This article was republished from Ensia and originally appeared at Environmental Health News

See also:
Would Rachel Carson Eat Organic?
Pesticide Safety Questioned By Pregnancy Research

Edit Module
Edit ModuleShow Tags
Edit Module Edit ModuleShow Tags

Daily Astrology

November 21, 2019

This last full day of the Scorpio Sun has a grounded feel. The Moon is in meticulous Virgo. Morning lunar trines to Saturn and Pluto prompt a dedicated work effort. Productivity is likely to be well above average. However, mid-afternoon sees the Moon…
Edit ModuleShow Tags

Alternative Health Directory

Browse all listings »

Edit ModuleShow Tags
Edit ModuleShow Tags

Calendar

November 2019

“Bringing Energy into Matter” Learn basics of Tachyon, Zero Point Energy and Quantum Physics Tachyonized products and healing tools for purchase Participate in a seeing...

Cost: Free (preregistration is required)

Where:
The Sanctuary for Celestial Empowerment
10 Grassmere Avenue
Suite #300
West Hartford, CT  06110
View map »


Sponsor: Psychotherapy Healing Services, LLC
Telephone: 860-798-6176
Contact Name: Celeste E. Mattingly, LCSW
Website »

More information

Beaver Moon: Herbs for Aches and Pains Using Anti-Inflammatory Herbs. Refreshments served. To RSVP contact herbalist Rachel Ross, RN CNM. Visit our Facebook page for the latest...

Where:
Hillside Herbals
Jefferson, MA


Telephone: (508) 847-8615
Website »

More information

Come shine with us! Join us in harmony and in our goal to bring the light of Spiritualism forward to all those who are searching.

Where:
VFW Post 2597
775 Boston Rd, Rt 3A
Billerica, MA
View map »


Sponsor: The Spiritualist Fellowship Church Of New England
Website »

More information

A beautiful collection of messages from Jeshua Ben Joseph (Jesus) that will transform your life, as it did his. Coming together to study these teachings, to ponder, to savor, to deepen our...

Cost: $25 per class

Where:
Heart and Soul Holistic Healing Center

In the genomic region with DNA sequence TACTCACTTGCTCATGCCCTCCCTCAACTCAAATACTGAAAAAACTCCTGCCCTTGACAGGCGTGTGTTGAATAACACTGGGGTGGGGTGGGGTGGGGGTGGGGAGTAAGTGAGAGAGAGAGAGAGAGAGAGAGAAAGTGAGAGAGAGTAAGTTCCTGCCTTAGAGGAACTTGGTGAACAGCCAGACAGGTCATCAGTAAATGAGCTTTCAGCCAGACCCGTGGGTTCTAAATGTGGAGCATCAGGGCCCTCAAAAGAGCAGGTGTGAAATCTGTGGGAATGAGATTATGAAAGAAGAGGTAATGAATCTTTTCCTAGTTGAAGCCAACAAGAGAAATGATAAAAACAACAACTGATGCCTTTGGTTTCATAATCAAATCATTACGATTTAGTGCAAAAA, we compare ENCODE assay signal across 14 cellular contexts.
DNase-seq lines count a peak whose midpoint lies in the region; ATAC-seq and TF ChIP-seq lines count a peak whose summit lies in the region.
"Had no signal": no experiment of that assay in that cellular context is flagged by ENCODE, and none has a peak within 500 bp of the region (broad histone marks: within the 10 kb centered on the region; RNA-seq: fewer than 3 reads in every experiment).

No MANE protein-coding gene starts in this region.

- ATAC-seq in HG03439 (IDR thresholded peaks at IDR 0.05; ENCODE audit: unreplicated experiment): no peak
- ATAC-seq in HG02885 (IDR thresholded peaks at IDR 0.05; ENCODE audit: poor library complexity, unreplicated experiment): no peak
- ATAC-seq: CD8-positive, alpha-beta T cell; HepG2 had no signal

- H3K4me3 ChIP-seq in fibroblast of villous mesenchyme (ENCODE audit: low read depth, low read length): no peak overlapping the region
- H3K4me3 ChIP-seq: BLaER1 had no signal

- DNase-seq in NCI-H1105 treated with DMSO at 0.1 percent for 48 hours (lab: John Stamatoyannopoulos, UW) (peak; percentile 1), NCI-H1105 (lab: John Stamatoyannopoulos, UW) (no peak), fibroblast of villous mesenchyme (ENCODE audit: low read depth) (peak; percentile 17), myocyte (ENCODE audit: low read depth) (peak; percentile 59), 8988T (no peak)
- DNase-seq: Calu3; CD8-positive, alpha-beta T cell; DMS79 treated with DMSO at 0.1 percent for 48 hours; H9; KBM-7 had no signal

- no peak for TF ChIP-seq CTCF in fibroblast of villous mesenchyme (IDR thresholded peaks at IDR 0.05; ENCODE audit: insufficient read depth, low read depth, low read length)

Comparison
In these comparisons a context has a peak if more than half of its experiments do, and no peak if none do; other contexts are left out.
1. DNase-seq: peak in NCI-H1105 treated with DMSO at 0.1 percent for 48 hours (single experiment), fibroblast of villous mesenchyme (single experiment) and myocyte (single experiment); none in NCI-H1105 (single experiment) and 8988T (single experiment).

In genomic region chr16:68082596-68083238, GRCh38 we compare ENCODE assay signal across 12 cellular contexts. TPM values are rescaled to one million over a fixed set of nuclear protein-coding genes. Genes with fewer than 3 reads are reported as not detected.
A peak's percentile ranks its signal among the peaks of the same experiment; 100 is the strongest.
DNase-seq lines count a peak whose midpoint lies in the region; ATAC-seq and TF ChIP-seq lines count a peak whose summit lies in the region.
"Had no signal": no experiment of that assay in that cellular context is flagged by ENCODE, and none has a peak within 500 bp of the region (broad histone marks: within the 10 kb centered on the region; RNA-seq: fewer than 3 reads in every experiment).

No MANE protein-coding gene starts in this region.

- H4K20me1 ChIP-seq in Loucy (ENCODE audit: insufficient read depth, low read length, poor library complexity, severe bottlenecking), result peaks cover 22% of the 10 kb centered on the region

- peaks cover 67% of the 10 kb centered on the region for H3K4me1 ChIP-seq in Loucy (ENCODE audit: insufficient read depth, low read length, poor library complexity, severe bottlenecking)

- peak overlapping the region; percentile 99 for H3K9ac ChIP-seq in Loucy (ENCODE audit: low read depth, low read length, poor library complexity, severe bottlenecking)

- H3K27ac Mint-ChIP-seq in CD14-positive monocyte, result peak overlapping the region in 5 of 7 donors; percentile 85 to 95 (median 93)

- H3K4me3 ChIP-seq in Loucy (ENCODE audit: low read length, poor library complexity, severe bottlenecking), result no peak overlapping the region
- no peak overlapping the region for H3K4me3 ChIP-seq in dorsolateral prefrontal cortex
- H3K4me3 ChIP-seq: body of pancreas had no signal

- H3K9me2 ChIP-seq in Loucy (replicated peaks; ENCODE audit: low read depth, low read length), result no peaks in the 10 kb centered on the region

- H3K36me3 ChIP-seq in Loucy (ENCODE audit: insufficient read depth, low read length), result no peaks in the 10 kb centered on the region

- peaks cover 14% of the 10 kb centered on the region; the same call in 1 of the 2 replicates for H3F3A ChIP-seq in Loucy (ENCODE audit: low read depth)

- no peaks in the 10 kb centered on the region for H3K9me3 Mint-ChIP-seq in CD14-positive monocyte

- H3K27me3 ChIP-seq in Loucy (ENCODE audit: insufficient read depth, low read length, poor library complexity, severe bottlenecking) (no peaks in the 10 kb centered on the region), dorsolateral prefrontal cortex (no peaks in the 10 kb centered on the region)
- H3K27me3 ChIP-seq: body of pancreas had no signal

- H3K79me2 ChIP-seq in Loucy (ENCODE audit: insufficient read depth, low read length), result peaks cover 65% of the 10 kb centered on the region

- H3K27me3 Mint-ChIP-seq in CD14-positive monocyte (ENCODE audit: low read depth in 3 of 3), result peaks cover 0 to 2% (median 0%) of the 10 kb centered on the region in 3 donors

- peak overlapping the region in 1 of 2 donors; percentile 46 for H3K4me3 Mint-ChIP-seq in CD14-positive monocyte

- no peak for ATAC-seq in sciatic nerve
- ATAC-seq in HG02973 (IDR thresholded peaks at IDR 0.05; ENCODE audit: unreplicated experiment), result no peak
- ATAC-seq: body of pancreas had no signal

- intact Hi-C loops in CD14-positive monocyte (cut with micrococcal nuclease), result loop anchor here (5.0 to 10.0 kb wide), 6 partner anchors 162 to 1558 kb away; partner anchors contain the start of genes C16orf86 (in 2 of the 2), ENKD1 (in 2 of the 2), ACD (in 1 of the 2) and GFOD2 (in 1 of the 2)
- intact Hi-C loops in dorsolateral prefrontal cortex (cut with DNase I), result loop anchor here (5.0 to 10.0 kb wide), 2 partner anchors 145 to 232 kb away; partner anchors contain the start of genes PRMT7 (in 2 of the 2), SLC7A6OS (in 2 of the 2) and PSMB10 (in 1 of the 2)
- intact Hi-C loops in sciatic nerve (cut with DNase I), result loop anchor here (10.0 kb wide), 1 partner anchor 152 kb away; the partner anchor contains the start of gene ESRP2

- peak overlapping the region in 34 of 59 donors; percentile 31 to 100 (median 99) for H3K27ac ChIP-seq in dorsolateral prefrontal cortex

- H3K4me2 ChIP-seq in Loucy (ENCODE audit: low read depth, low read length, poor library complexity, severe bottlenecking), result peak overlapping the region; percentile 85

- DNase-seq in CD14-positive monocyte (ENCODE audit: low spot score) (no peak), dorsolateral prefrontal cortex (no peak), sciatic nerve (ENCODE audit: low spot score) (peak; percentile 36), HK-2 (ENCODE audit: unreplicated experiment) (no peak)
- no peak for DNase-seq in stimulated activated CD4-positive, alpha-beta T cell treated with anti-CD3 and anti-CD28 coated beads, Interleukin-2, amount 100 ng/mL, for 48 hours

130 Massapoag Avenue
Sharon, MA  02067
View map »


Sponsor: Heart and Soul Holistic
Telephone: 781-258-9942
Contact Name: Barbara Ann Strassman
Website »

More information

Show More...
Show Less...

Give Yourself the gift of Reiki this holiday season! Have you always wanted to learn Reiki but didn’t want to commit to a full day workshop?  This is the class for you! Reiki...

Cost: $175

Where:
Center for Inner Wellness
26B Main street
Chester, MA  01011
View map »


Sponsor: Center for Inner Wellness
Telephone: 413-315-1133
Contact Name: Maureen Suriner
Website »

More information

Show More...
Show Less...

Atend a public hearing for S665 at the Massachusetts State House to protect holistic practitioners. This is the second bill that urgently needs your attention now. S665 will provide a safe...

Where:
Massachusetts State House
24 Beacon St
Rooms A1 and A2
Boston, MA  02133
View map »

More information

With Peyton Pugmire, spiritual intuitive and Certified Angel Card Reader Tuesdays, 9/24, 10/22, 11/19, 12/17, 6pm–8pm You are intuitive beyond belief. This is your soul’s...

Cost: $40

Where:
Creative Spirit
80 Washington Street
Marblehead, MA  01945
View map »


Telephone: 781-797-0389
Contact Name: Creative Spirit
Website »

More information

Give Yourself the gift of Reiki this holiday season! Have you always wanted to learn Reiki but didn’t want to commit to a full day workshop?  This is the class for you! Reiki...

Cost: $175

Where:
Center for Inner Wellness
26B Main street
Chester, MA  01011
View map »


Sponsor: Center for Inner Wellness
Telephone: 413-315-1133
Contact Name: Maureen Suriner
Website »

More information

Free Evidence-Based Holistic Health Education Program at Wilbraham Senior Center The H.E.A.R.T. Program® (Health Empowerment and Real Transformation), created and instructed by Michelle...

Cost: Free

Where:
Wilbraham Senior Center
45 Post Office Park, #4502
Wilbraham, MA  01095
View map »


Sponsor: Harmony Way
Telephone: 413-636-2475
Contact Name: Michelle Caron
Website »

More information

Show More...
Show Less...

Give Yourself the gift of Reiki this holiday season! Have you always wanted to learn Reiki but didn’t want to commit to a full day workshop?  This is the class for you! Reiki...

Cost: $175

Where:
Center for Inner Wellness
26B Main street
Chester, MA  01011
View map »


Sponsor: Center for Inner Wellness
Telephone: 413-315-1133
Contact Name: Maureen Suriner
Website »

More information

The Fertility Awareness Meetup provides women with an opportunity to learn about and discuss natural birth control options and fertility. This is a space to connect with peers, access information,...